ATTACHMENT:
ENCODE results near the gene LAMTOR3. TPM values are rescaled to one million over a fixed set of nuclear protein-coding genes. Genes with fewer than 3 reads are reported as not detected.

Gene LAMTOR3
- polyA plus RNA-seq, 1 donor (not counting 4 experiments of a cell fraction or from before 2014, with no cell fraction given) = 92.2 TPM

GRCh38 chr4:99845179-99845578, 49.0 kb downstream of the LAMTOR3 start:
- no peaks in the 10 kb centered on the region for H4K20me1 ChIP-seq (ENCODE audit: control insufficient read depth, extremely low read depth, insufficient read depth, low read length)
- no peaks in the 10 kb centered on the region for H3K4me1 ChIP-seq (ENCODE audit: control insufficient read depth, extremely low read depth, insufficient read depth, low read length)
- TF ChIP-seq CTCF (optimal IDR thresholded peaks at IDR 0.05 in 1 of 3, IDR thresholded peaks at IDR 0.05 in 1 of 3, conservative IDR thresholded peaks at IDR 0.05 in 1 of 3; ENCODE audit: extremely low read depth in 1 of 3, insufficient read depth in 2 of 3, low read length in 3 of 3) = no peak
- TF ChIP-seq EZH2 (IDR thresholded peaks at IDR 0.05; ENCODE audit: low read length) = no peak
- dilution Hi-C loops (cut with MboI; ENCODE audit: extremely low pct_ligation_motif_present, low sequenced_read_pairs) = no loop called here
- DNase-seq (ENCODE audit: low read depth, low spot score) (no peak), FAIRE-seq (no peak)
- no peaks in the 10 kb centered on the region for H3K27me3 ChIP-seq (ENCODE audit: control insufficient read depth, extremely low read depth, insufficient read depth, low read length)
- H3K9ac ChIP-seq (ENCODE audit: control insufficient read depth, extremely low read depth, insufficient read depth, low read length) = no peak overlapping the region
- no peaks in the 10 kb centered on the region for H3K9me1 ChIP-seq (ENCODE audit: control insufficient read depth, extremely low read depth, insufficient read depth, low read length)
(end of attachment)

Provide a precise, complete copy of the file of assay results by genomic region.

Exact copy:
ENCODE results near the gene LAMTOR3. TPM values are rescaled to one million over a fixed set of nuclear protein-coding genes. Genes with fewer than 3 reads are reported as not detected.

Gene LAMTOR3
- polyA plus RNA-seq, 1 donor (not counting 4 experiments of a cell fraction or from before 2014, with no cell fraction given) = 92.2 TPM

GRCh38 chr4:99845179-99845578, 49.0 kb downstream of the LAMTOR3 start:
- no peaks in the 10 kb centered on the region for H4K20me1 ChIP-seq (ENCODE audit: control insufficient read depth, extremely low read depth, insufficient read depth, low read length)
- no peaks in the 10 kb centered on the region for H3K4me1 ChIP-seq (ENCODE audit: control insufficient read depth, extremely low read depth, insufficient read depth, low read length)
- TF ChIP-seq CTCF (optimal IDR thresholded peaks at IDR 0.05 in 1 of 3, IDR thresholded peaks at IDR 0.05 in 1 of 3, conservative IDR thresholded peaks at IDR 0.05 in 1 of 3; ENCODE audit: extremely low read depth in 1 of 3, insufficient read depth in 2 of 3, low read length in 3 of 3) = no peak
- TF ChIP-seq EZH2 (IDR thresholded peaks at IDR 0.05; ENCODE audit: low read length) = no peak
- dilution Hi-C loops (cut with MboI; ENCODE audit: extremely low pct_ligation_motif_present, low sequenced_read_pairs) = no loop called here
- DNase-seq (ENCODE audit: low read depth, low spot score) (no peak), FAIRE-seq (no peak)
- no peaks in the 10 kb centered on the region for H3K27me3 ChIP-seq (ENCODE audit: control insufficient read depth, extremely low read depth, insufficient read depth, low read length)
- H3K9ac ChIP-seq (ENCODE audit: control insufficient read depth, extremely low read depth, insufficient read depth, low read length) = no peak overlapping the region
- no peaks in the 10 kb centered on the region for H3K9me1 ChIP-seq (ENCODE audit: control insufficient read depth, extremely low read depth, insufficient read depth, low read length)